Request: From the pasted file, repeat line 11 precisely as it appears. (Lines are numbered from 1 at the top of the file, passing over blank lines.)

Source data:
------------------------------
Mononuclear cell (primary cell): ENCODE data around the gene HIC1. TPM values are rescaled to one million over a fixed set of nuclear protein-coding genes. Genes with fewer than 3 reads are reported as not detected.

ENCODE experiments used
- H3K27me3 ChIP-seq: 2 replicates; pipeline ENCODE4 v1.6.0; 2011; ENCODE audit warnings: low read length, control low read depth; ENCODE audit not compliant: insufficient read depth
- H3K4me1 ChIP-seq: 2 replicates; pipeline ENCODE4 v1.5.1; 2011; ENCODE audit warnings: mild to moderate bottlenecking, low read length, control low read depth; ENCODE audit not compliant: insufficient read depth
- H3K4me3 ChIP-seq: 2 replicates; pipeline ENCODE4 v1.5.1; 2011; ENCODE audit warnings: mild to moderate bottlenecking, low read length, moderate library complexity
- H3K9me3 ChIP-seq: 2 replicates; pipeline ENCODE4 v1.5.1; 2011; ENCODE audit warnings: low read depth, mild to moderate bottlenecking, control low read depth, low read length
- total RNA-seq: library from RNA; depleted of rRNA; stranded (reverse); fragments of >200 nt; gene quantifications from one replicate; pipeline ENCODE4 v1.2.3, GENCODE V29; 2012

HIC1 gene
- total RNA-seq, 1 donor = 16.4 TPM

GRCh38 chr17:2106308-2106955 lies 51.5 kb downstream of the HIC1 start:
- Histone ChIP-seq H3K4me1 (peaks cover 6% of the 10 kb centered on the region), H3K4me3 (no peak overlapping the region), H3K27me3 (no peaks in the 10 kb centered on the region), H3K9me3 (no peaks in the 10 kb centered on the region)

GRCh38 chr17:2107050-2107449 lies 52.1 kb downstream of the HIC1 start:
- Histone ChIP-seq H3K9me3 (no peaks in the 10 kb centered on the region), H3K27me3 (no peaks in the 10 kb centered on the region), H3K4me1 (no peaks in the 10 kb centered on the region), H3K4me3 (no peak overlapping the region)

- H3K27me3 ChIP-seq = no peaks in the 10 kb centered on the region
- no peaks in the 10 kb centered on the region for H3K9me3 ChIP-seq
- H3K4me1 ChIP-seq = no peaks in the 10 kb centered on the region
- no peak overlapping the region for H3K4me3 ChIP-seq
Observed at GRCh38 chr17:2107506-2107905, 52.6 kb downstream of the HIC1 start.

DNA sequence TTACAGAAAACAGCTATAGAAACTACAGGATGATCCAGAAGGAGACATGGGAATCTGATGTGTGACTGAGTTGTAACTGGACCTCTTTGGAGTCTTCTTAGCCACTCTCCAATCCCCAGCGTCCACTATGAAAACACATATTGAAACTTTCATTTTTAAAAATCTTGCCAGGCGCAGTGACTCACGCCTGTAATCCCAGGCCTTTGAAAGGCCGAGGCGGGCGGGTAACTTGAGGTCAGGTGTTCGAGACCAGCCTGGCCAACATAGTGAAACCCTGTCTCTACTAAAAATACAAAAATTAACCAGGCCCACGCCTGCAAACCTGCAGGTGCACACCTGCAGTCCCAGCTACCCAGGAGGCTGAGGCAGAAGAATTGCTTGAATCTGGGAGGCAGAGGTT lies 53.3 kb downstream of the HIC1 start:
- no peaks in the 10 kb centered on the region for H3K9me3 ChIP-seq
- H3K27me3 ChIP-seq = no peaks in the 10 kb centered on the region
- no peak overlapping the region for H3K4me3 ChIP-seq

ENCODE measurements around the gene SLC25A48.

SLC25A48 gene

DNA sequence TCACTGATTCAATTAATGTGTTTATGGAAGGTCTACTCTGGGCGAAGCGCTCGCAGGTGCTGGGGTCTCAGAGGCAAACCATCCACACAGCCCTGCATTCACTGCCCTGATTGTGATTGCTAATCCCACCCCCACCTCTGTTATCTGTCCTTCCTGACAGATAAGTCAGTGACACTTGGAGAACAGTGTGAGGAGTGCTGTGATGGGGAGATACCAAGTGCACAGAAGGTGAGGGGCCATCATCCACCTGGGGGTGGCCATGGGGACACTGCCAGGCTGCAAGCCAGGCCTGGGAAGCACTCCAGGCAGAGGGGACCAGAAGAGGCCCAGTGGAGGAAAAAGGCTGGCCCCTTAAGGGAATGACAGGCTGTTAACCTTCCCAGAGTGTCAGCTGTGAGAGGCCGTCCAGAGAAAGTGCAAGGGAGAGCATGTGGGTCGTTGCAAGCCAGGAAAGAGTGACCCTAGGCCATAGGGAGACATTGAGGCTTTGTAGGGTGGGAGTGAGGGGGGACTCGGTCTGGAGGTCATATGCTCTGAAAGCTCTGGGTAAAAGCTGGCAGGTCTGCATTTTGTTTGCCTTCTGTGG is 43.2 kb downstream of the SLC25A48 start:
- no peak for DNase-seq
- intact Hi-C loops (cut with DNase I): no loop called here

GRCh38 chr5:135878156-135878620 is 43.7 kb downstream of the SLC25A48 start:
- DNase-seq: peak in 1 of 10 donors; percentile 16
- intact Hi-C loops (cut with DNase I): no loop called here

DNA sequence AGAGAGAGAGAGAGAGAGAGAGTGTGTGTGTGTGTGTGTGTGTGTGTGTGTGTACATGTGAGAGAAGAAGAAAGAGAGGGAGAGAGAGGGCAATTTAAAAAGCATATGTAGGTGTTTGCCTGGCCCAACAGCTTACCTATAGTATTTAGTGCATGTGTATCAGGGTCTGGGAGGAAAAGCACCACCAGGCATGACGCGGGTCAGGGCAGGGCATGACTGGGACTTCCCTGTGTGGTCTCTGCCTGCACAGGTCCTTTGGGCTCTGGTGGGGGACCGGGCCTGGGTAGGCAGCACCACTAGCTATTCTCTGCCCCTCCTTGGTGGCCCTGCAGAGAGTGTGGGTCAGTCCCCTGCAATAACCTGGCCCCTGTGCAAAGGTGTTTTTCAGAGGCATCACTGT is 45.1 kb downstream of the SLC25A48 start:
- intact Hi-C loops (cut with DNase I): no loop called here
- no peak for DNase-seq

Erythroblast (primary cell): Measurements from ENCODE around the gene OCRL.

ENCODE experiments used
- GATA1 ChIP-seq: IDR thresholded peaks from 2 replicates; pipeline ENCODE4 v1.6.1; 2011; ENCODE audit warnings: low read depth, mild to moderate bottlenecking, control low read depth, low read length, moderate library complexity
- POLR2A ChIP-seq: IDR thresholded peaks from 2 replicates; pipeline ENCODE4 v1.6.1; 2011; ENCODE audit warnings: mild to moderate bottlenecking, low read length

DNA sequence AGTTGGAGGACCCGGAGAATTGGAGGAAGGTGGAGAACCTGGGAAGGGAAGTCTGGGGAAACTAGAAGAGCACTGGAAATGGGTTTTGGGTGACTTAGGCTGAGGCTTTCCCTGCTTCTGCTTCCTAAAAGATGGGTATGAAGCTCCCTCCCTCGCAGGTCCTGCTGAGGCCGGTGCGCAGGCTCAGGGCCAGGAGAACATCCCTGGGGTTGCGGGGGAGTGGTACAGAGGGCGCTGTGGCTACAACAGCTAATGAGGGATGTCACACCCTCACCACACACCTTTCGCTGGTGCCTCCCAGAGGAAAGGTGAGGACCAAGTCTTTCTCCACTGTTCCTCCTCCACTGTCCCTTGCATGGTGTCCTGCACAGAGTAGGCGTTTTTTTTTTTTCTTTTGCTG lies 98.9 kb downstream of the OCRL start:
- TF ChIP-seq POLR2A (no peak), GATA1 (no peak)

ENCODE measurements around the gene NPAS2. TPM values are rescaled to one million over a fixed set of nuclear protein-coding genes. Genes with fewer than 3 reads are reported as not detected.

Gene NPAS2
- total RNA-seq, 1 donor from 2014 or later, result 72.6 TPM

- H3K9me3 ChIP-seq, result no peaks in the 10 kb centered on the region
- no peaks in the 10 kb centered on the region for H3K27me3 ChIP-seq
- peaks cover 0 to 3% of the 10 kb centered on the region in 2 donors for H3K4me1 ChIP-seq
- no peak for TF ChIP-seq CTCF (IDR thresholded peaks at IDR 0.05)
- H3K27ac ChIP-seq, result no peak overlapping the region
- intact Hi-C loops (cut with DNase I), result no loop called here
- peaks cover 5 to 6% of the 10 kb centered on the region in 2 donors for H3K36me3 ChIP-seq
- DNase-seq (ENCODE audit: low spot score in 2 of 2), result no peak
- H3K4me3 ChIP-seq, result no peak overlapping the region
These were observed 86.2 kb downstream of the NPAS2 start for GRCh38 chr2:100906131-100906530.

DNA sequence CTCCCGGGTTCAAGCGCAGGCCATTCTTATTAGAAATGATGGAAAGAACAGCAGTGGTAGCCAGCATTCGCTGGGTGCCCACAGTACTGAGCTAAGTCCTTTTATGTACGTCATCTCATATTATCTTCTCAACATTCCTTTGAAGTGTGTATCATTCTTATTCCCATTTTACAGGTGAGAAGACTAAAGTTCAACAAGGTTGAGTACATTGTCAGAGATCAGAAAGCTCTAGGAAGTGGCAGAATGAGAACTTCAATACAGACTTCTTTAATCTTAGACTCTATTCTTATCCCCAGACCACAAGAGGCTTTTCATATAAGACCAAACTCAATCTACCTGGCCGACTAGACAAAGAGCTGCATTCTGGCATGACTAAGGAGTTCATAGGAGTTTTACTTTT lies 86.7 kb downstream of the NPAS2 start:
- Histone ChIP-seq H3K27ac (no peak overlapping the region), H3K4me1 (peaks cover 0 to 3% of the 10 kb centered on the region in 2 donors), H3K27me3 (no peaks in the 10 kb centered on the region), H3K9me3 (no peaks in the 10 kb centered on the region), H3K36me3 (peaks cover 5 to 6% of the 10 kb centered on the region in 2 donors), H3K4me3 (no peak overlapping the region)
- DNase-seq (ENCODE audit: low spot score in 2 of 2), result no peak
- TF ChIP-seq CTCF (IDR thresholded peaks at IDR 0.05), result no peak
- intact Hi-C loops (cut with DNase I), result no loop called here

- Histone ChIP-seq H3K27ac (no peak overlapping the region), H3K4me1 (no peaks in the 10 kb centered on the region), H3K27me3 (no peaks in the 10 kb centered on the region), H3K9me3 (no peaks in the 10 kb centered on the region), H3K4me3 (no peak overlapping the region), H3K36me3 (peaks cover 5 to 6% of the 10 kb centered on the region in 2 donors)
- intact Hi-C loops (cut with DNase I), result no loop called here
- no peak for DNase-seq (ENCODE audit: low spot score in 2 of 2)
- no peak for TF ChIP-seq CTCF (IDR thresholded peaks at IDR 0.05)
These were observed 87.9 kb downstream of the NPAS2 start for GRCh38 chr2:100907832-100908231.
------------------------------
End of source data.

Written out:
- Histone ChIP-seq H3K4me1 (peaks cover 6% of the 10 kb centered on the region), H3K4me3 (no peak overlapping the region), H3K27me3 (no peaks in the 10 kb centered on the region), H3K9me3 (no peaks in the 10 kb centered on the region)